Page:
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THREATS AND PERSUASION—Why Iran’s government is likely to win the battle of wills over currency

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Analysts said the government's likely response to the stand-off would be to shift more currency trade out of the market and into official channels.

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October 9, 2012 10:15 by



A battle of wills between Iran’s government and foreign exchange traders may end with authorities taking over all legal trade in the rial, leaving many Iranians to seek hard currency illegally in a poorly supplied black market.

 

This arrangement would probably let the economy limp on in the face of Western economic sanctions. But it might also increase corruption, distort companies’ business decisions and fuel middle-class discontent with President Mahmoud Ahmadinejad.

 

In the past two weeks, the rial-U.S. dollar exchange rate has emerged as a fault line in Iran’s economy as the country resists foreign pressure over its nuclear programme, denying Western accusations that it is aimed at making weapons.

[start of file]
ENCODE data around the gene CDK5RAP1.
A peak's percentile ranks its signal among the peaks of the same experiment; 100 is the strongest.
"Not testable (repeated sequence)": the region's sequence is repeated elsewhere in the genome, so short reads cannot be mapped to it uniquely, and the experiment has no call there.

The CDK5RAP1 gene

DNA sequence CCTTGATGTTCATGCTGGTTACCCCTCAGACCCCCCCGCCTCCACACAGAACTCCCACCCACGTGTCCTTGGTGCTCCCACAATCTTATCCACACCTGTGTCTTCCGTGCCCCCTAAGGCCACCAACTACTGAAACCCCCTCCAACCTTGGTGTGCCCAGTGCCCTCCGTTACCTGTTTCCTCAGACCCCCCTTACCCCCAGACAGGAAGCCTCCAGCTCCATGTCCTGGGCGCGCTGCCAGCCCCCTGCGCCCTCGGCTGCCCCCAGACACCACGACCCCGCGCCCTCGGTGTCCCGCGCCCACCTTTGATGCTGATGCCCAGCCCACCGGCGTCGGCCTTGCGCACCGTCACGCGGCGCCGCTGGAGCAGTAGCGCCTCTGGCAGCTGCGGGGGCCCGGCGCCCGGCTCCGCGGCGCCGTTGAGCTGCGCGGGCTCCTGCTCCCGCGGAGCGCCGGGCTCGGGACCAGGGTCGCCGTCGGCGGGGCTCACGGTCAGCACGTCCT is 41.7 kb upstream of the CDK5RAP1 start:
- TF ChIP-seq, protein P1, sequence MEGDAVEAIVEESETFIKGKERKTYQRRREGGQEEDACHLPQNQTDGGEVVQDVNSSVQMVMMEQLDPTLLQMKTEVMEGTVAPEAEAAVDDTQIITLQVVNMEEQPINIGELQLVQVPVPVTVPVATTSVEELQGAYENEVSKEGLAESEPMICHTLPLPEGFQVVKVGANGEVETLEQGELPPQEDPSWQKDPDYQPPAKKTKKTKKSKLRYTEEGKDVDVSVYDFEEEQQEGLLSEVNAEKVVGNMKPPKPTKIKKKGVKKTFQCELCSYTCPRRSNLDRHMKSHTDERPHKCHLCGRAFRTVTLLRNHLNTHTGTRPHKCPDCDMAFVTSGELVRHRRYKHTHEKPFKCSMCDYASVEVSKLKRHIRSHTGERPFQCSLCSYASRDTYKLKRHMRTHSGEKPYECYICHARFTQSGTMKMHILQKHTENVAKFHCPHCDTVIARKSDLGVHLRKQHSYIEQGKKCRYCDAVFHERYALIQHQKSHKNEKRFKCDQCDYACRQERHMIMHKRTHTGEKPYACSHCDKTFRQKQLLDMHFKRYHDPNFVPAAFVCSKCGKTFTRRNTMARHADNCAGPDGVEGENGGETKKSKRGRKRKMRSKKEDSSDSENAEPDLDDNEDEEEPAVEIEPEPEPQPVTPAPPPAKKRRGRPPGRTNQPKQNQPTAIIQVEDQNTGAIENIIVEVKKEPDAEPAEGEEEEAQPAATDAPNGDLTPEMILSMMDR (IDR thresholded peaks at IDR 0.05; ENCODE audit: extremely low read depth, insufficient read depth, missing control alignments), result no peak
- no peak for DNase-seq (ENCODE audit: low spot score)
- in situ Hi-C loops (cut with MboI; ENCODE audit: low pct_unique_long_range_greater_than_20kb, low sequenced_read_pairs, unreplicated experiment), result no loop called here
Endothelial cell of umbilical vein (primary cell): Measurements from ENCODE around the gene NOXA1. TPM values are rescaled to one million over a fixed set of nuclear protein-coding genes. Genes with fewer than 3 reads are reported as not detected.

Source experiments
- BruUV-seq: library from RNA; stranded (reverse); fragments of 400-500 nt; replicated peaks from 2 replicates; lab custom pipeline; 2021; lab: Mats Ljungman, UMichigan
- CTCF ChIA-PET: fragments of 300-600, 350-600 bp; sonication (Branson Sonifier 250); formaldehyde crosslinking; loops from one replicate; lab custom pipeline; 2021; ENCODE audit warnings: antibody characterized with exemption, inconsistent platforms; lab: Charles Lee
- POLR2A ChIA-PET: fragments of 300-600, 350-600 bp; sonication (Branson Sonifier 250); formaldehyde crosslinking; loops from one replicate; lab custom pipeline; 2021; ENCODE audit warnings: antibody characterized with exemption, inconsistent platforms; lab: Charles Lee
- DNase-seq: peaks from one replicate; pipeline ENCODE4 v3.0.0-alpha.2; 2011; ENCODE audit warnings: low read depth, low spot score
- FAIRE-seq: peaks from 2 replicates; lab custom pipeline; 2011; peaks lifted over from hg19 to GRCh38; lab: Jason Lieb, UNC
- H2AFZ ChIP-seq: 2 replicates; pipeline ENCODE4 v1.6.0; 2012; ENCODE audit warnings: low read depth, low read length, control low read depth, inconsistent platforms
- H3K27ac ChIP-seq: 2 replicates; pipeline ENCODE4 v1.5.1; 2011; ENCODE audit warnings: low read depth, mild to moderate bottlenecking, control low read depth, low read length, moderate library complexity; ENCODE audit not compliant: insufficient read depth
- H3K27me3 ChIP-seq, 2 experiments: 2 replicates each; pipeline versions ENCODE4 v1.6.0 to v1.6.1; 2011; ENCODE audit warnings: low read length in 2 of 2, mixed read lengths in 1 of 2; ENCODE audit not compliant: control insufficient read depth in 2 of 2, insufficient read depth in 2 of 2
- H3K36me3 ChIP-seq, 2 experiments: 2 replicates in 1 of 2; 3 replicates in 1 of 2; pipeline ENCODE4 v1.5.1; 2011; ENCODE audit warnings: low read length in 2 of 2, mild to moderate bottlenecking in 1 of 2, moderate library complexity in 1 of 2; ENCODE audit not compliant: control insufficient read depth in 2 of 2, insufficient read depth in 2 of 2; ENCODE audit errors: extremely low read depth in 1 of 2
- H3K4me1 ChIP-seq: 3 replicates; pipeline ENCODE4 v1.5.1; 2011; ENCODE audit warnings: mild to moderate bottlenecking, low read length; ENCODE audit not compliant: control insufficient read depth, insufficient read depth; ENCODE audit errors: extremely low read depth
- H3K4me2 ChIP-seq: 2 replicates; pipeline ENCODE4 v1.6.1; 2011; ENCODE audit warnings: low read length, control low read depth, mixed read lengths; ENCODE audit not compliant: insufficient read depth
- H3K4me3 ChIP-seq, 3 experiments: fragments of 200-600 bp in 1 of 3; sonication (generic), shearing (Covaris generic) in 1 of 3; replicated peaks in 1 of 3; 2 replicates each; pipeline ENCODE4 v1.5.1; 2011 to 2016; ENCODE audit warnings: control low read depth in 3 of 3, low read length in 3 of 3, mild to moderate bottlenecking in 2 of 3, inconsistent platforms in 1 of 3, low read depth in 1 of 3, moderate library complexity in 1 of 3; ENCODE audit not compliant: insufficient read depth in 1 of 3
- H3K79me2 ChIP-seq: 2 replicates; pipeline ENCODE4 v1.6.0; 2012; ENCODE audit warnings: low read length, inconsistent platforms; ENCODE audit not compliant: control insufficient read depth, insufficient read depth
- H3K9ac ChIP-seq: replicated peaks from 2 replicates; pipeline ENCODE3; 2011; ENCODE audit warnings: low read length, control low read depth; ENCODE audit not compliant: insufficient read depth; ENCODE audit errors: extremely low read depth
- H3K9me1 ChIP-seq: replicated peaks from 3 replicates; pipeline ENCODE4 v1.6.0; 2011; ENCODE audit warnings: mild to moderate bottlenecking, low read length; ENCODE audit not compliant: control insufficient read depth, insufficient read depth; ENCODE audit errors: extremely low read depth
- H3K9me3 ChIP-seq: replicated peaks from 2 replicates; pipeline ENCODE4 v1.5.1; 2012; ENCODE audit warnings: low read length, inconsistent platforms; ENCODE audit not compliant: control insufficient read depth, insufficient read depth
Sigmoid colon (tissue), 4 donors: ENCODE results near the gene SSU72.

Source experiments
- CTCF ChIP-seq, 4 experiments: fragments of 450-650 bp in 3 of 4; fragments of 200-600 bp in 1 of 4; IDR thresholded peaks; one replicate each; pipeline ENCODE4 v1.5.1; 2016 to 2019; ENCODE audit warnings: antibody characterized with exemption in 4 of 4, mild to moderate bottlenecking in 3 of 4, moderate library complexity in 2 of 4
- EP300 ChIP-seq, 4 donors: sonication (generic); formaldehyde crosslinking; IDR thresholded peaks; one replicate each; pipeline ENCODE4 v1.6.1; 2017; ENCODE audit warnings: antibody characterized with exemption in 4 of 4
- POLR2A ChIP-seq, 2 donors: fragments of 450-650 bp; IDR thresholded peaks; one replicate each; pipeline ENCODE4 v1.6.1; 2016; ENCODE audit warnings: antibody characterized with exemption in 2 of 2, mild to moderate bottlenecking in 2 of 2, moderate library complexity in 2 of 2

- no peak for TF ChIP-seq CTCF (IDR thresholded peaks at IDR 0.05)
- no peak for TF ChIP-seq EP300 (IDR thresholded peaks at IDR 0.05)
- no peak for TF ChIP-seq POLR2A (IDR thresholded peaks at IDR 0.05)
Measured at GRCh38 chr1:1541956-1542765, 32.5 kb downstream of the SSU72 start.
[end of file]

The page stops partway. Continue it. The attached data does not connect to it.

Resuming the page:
The sanctions have slashed Iran’s oil export earnings and triggered a rush by Iranians to change their savings into foreign currency, dragging the rial down. Early last week the rial was trading around 37,500 to the dollar, having lost about a third of its value in 10 days and two thirds in 15 months.

 

For Iran’s clerical rulers, who face threats of war from abroad and widespread if subdued discontent at home, preventing any destabilising economic crisis is a pressing concern.

 

Many economists estimate Iran may still earn more from exports than it spends on imports, giving the state leeway to resist Western pressure, as sanctions-hit rulers in the likes of Iraq, Serbia and Zimbabwe did in the past. But a loss of trust in the rial among Iran’s private savers means the government may now limit private dealing in the currency to staunch the flow.



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